It’s hard to believe that it’s been 22 years since the release of the original “Mulan.” At that time, Disney was reinvigorated and grew exponentially due to a renaissance of animated films. They made a new slate of legends that matched their previous great works like “Cinderella,” “Sleeping Beauty,” and “The Jungle Book.” The renaissance of the ‘90s brought us films like “The Lion King,” “Beauty and the Beast,” and “Aladdin.” To close out this era, Disney released a film called “Mulan.”
This movie has a special place in my heart. Every emotion imaginable hits me when I watch it. When the song “Reflection” plays, I completely empathize with Mulan and feel what she is feeling. I find myself laughing harder now than when I was a kid because of the adult humor in the subtext. When Mulan finally presents her father with the honor that she thinks he wants, and he hugs her instead; this boy is hit in the feels. And let me get something out of the way: nothing gets me more ready to charge into the great unknown and face certain death than “I’ll Make a Man Out of You.” When that song plays, Mulan becomes the greatest film of all time for three minutes and 22 seconds.
Now, we fast forward 22 years. Just when you were ready to go to China to fight the Huns, you realize that COVID-19 is still a thing. Good news is that you can still make that trip to China, just in a different form. The live-action remake of Mulan will hit Disney Plus on Sept. 4. Due to complications caused by COVID-19, the movie will not see a theatre release, but producers of the film have made many statements saying that people should not worry.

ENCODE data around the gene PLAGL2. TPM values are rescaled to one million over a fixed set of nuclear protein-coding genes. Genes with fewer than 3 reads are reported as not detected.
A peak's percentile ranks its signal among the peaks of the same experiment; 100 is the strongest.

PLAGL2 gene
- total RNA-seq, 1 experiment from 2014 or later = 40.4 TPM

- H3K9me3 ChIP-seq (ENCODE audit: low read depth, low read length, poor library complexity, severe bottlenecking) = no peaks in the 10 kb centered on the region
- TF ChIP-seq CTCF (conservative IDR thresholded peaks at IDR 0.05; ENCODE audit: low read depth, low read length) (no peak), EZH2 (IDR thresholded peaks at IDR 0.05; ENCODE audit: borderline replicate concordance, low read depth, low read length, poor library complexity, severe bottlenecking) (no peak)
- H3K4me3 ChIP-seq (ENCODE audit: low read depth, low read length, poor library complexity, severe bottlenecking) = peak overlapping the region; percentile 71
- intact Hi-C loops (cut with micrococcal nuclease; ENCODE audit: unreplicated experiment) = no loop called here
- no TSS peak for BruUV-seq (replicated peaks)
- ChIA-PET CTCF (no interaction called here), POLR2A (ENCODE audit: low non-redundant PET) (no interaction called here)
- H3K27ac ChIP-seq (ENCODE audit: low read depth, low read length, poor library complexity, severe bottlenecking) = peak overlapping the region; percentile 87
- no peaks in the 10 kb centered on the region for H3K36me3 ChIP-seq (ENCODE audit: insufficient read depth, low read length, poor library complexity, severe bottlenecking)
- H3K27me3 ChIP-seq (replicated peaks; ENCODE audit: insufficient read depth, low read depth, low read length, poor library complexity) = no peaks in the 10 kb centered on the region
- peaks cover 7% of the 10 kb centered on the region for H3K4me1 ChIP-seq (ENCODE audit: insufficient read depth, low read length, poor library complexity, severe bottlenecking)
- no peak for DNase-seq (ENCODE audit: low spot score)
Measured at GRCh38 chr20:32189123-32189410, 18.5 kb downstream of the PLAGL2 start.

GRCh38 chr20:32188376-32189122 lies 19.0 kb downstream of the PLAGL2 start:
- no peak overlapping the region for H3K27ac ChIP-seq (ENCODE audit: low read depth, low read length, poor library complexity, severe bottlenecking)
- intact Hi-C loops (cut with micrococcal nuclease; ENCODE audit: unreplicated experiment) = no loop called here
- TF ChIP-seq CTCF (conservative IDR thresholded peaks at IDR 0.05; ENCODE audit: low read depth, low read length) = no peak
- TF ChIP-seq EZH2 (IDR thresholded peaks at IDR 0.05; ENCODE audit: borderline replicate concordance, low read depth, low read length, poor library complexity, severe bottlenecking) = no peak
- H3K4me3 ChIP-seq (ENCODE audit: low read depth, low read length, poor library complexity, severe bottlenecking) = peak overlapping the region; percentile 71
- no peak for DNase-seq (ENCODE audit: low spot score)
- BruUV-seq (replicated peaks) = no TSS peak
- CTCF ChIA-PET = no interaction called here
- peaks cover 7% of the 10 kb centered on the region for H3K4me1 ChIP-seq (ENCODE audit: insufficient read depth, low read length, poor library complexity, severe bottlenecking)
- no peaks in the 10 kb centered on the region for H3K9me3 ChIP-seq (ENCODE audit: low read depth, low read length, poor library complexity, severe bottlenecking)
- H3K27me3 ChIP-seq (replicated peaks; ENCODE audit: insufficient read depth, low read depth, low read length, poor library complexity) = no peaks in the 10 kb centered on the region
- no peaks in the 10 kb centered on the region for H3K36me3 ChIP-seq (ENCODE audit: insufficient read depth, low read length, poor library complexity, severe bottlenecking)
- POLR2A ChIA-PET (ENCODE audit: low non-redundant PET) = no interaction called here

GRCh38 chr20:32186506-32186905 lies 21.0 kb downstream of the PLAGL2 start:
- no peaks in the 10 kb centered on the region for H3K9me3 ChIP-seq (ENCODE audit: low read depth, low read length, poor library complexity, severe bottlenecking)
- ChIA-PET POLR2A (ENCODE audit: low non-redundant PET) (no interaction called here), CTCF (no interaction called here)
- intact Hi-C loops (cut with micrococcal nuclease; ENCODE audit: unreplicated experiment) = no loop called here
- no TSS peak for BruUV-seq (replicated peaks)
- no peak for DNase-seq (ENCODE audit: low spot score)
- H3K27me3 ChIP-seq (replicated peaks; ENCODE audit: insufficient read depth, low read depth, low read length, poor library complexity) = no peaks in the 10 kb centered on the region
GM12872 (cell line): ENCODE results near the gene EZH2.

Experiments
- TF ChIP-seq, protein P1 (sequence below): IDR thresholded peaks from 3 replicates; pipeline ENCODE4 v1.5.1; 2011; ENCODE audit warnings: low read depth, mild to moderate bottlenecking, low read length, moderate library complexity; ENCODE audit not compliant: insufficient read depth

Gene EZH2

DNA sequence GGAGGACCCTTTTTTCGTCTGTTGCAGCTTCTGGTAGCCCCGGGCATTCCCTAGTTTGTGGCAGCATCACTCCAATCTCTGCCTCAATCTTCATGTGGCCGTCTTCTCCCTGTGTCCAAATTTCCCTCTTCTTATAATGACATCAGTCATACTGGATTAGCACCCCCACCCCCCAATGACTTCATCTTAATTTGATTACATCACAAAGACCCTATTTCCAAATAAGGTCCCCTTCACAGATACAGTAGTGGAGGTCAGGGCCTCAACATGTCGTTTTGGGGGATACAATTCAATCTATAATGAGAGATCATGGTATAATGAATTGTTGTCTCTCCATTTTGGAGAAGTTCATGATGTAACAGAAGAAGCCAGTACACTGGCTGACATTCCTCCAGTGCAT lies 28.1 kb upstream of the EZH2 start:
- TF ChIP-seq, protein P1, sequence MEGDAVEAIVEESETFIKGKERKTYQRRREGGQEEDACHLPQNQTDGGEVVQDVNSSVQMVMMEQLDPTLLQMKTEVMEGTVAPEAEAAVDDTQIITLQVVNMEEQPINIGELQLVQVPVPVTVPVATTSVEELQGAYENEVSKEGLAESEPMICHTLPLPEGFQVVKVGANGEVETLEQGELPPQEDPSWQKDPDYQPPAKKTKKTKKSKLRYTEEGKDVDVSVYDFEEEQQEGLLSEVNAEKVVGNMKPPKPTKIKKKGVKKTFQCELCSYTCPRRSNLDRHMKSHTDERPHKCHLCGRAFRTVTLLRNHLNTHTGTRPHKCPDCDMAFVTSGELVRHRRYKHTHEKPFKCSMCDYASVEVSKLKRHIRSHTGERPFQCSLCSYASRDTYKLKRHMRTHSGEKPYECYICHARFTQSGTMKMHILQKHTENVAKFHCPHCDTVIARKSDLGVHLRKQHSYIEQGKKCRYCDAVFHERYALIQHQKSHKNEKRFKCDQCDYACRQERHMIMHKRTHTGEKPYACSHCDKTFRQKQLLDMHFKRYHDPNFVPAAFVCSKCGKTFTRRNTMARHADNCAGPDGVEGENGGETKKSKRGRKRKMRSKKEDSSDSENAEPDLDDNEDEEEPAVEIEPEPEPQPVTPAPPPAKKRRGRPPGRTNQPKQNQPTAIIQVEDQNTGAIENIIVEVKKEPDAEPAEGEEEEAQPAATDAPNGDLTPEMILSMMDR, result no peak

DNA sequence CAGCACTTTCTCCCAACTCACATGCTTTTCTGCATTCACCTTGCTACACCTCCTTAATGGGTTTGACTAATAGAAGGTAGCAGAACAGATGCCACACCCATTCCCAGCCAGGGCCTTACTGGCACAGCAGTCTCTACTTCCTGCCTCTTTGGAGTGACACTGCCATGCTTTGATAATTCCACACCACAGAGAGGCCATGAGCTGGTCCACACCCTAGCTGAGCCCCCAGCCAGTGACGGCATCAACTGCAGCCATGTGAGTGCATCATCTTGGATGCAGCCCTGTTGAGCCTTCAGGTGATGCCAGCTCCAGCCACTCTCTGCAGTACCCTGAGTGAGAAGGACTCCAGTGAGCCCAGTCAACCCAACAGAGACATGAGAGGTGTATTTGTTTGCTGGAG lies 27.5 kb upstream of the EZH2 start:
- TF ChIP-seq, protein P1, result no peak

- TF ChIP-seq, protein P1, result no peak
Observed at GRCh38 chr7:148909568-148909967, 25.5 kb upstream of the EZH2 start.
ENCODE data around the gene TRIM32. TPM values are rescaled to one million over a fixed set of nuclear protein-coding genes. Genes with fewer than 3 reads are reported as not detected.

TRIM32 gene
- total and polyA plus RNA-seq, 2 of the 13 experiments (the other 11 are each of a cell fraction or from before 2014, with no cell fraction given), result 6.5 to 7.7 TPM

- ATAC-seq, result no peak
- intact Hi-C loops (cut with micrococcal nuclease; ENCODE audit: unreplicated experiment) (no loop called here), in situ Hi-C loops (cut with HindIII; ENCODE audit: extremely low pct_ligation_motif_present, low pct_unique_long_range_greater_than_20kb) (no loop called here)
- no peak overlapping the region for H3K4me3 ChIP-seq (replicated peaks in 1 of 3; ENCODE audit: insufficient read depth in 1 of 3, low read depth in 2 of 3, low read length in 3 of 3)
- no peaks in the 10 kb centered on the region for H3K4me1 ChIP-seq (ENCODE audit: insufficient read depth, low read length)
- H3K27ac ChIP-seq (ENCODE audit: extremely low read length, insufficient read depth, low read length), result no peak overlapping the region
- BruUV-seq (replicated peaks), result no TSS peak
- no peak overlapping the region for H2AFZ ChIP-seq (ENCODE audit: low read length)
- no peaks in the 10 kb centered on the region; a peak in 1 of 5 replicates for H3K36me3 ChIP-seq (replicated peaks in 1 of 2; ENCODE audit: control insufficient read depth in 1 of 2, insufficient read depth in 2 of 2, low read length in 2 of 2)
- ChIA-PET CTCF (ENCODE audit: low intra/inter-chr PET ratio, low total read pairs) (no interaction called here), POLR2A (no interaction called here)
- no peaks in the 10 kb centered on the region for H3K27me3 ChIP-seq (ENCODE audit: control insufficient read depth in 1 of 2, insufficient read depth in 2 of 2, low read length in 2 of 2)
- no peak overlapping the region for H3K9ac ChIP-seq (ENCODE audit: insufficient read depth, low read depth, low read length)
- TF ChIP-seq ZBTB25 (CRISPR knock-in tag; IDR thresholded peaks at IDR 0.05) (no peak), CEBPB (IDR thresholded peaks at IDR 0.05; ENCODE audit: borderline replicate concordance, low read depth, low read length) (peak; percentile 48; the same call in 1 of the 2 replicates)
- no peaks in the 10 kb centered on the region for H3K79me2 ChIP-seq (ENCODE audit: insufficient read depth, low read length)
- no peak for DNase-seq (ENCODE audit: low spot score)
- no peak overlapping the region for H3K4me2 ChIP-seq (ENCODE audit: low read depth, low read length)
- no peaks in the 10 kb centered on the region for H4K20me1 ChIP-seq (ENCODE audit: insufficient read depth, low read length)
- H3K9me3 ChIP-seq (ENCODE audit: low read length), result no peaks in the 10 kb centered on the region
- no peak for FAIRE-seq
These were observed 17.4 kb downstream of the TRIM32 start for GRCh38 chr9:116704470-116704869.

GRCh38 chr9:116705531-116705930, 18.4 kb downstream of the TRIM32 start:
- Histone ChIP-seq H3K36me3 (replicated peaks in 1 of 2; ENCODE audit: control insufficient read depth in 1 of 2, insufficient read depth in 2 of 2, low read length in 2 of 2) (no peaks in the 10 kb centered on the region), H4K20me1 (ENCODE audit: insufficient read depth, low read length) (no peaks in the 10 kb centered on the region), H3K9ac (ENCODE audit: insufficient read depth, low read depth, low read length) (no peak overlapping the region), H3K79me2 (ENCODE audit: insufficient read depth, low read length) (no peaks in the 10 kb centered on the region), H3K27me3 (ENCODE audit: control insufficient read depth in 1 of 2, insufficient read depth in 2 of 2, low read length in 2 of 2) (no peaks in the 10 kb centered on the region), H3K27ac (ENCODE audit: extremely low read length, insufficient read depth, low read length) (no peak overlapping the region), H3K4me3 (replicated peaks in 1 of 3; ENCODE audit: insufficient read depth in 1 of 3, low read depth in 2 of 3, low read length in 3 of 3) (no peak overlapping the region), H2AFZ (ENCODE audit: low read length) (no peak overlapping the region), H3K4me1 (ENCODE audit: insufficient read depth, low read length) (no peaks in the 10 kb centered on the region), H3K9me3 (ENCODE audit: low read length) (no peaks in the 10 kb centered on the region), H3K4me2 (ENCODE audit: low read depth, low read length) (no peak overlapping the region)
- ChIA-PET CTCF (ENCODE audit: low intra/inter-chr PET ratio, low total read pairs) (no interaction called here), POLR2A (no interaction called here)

It is no secret that Disney is gleaning from our nostalgia with their live-action remakes. Don’t believe me? What if I told you that every single film I mentioned earlier has already been redone in live-action, making anywhere from $542 million to $1.65 billion? Beyond controlling the market, a common complaint with them–a chief one of mine as well–is that no new ground is being covered. Audiences could have watched the same movie, in animated form, decades ago from their living rooms.
But judging by reports and trailers alone, the live-action Mulan will be attempting to tread new ground and get out of the shadow of its predecessor. Personally, I like this approach. Adding flavor for a new audience, giving us comparisons to make, and providing us with new iterations of old stories that can still teach poignant messages today is what I hope this film will accomplish. The original does so well at providing a nuanced look at what being a woman in a man’s world was like. At that time, women had one duty: knowing their place. However, one woman’s bravery to save her family and her country from destruction was enough to change the world. The live-action version needs to capitalize on its ability to be as relevant
as the original when it addresses these themes and messages.
Was the original film perfect? No. While constantly telling us about self-worth, honor to one’s family through your own actions, and the power of friendship, she still ends up falling for the overly attractive male lead. While this isn’t a game changer, I do think that it goes against what the film is trying to say.
This new take on the story, according to news reports, will be leaving out the romance entirely, providing plenty of room to make Mulan’s character arc more personal. This will also give Mulan the ability to form platonic relationships with other male characters instead of falling for one because she finds him attractive (here’s looking at you, Star Wars: The Rise of Skywalker).
Another article stated that there will be no singing, but songs will be used in the instrumental film score. While I do not love the fact that I won’t hear “I’ll Make a Man Out of You” as people train and march into battle, I understand the choice. Grounded realism is what this film needs to tell a different story.
Overall, I’m excited for a new take on a childhood favorite. The idea of making Mulan a grounded, action epic has me intrigued as well as cautious. Only time can tell if Mulan will bring honor to us all, or if it needs to look back at its reflection. I just hope it doesn’t take a lucky cricket to make it watchable.
Categories: Arts & Entertainment